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7572: McCalla Responds to Driver (fwd)

From: Jocelyn McCalla <makala99@yahoo.com>

Re: Haiti, Gore, Army, Foreign Media

Sorry, Tom, that you found my response disingenuous, but perhaps my biggest
failing is my belief in common sense. I will admit that I was not born in
the US, and has only known, studied and been involved in the fine art of
American politics for the last 20+ years, but I get the sense that Haitian
and American culture and norms are strikingly different. And that is perhaps
due to the presence in the US of strong governmental and non-governmental
institutions that have been tested through time, and from which has evolved
a body of rules and regulations that would allow Gore to claim the
opposition mantle, call for reinstatement of the army -- if it was
abolished -- and be talked about by the press, half because that would sell
papers, and the other because an eccentric person is far more interesting
than the average Joe, John or Tom. But most importantly, as thick and
uncultured as Americans are reported to be, I still think that the majority
can see a nut for who he is when he comes knocking at the door.

As for Haiti, my friend, others on this list have remarked how interesting
political life has become since double-u was declared the winner in US
elections. Both the "opposition" and the "elected" president have wrapped
themselves in conservative clothing: 1) The Convergence has called for the
army's reinstatement, and its loudest spokemen seem to be cut from the old
Duvalierist cloth, 2) President Aristide's Cabinet of Ministers is peppered
here and there by the young turks (now oldies) of the Jean-Claude Duvalier
era. They sit alongside some friends of mine who spent most of their lives
in exile.

But the bottom line here, Tom, is that it is more likely that in a future
that is not too distant,  both the "opposition" and the "government" will
turn out to be the losers as new young turks -- now on the front line
calling for nothing but the elimination of the other side -- turn against
their overseers as they gain more clout in a political landscape marked by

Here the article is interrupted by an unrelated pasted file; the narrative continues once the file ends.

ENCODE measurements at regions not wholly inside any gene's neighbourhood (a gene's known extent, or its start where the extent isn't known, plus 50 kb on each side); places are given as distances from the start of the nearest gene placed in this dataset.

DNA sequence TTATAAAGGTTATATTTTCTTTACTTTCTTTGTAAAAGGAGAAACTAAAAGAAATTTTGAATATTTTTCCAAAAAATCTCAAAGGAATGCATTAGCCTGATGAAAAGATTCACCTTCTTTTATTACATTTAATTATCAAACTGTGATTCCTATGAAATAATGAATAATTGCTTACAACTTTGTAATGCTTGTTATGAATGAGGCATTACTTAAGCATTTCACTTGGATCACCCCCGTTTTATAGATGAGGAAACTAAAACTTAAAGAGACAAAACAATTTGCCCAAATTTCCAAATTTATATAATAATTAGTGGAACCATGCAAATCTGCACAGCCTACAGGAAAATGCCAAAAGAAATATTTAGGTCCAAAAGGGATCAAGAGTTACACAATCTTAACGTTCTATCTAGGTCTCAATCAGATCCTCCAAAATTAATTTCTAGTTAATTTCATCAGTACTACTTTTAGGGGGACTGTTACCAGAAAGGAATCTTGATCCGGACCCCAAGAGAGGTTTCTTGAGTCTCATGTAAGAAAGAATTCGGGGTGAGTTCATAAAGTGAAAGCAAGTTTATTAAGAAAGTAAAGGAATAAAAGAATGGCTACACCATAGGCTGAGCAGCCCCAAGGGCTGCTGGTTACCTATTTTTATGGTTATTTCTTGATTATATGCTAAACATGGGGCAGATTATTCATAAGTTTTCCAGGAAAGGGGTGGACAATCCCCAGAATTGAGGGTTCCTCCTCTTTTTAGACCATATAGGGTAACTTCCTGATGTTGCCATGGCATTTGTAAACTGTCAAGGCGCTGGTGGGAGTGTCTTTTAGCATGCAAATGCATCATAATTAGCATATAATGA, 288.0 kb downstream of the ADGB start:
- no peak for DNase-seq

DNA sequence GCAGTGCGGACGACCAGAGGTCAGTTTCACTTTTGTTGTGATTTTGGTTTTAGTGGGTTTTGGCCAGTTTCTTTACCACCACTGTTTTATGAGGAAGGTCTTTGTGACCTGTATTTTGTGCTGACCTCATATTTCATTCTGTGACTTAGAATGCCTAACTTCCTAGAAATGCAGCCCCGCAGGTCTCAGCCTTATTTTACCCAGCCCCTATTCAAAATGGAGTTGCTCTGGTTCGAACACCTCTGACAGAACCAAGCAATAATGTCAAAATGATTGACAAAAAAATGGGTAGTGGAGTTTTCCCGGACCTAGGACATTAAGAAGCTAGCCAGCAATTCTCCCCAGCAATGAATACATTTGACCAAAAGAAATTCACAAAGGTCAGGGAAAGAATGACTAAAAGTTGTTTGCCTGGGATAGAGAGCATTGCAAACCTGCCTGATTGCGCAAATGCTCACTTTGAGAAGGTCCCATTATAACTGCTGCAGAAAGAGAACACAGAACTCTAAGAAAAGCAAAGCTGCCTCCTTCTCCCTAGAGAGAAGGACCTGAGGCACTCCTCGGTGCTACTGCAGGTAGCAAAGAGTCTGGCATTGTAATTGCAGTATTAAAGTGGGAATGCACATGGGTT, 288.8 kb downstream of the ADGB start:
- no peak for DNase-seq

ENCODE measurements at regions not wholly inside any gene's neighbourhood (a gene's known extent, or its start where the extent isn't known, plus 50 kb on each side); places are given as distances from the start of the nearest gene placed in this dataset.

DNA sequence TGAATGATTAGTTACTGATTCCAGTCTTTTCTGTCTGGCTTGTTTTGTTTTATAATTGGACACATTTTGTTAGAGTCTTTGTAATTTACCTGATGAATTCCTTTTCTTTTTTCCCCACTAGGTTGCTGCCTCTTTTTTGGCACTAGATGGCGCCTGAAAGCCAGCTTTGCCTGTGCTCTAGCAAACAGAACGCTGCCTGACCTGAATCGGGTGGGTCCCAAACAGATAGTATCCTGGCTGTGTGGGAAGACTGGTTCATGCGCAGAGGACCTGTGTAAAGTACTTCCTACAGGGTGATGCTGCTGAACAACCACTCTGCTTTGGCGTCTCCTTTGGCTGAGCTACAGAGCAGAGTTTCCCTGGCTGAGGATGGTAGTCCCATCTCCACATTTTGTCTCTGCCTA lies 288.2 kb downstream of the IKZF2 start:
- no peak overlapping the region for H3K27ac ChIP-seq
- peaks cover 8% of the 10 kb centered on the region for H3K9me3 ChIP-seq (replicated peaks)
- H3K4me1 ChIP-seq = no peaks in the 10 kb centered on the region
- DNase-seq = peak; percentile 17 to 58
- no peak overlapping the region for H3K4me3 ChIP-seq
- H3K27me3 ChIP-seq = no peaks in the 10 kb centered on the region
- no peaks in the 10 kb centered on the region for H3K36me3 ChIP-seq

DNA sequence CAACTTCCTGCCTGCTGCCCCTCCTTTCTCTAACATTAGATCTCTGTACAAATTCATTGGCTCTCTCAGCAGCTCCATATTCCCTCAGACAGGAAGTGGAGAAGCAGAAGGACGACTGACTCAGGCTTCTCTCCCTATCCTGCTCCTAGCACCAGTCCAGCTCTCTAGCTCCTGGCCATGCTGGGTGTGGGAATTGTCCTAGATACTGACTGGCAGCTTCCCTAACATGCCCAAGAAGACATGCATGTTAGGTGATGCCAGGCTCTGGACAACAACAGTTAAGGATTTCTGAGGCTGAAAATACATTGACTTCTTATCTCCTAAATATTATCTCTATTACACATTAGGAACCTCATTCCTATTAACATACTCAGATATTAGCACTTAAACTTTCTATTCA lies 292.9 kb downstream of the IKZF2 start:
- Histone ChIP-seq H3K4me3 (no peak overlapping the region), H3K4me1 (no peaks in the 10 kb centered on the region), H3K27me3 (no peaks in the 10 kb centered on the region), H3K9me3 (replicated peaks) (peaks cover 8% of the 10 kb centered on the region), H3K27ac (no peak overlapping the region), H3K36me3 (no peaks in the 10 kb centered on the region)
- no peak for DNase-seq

the absence of visionary leaders and thinkers. When they do, they will not
care about the past, nor the future. They will just want the power and the
privileges that Haitian "leaders" now covet so dearly while Haiti goes to
hell. Those who wish to ride that wave have a difficult balancing act

Finally, Tom, I have been too close to the so-called international power
brokers to dignify the notion that Haiti and its politics are so dear to
them that they spend their waking hours dreaming of ways to undermine
President Aristide or any other Haitian who bills himself as a progressive
cat. Perfunctory calls for reconciliation, working out the political kinks,
etc. are just that: perfunctory. Nothing more, nothing less. And as for the
foreign media, as I indicated earlier, weirdness always makes good copy. And
when millions of lives hang on the balance because of this weirdness, it
makes for good drama. But I would not go so far as to charge my reporter
friends with ill will. Incompetence, ignorance, home-grown prejudices, yes
absolutely. Ill will? No, for Haitians have themselves created the situation
that makes them fodder for good copy. Until Haitians get their act together,
there will always be an army of reporters, sandelistas, do-gooders,
highly-paid international experts or riff-raffs dispatched to help or to
keep the lid on for the threat of a massive exodus -- and chaos -- remains
too hard to bear.


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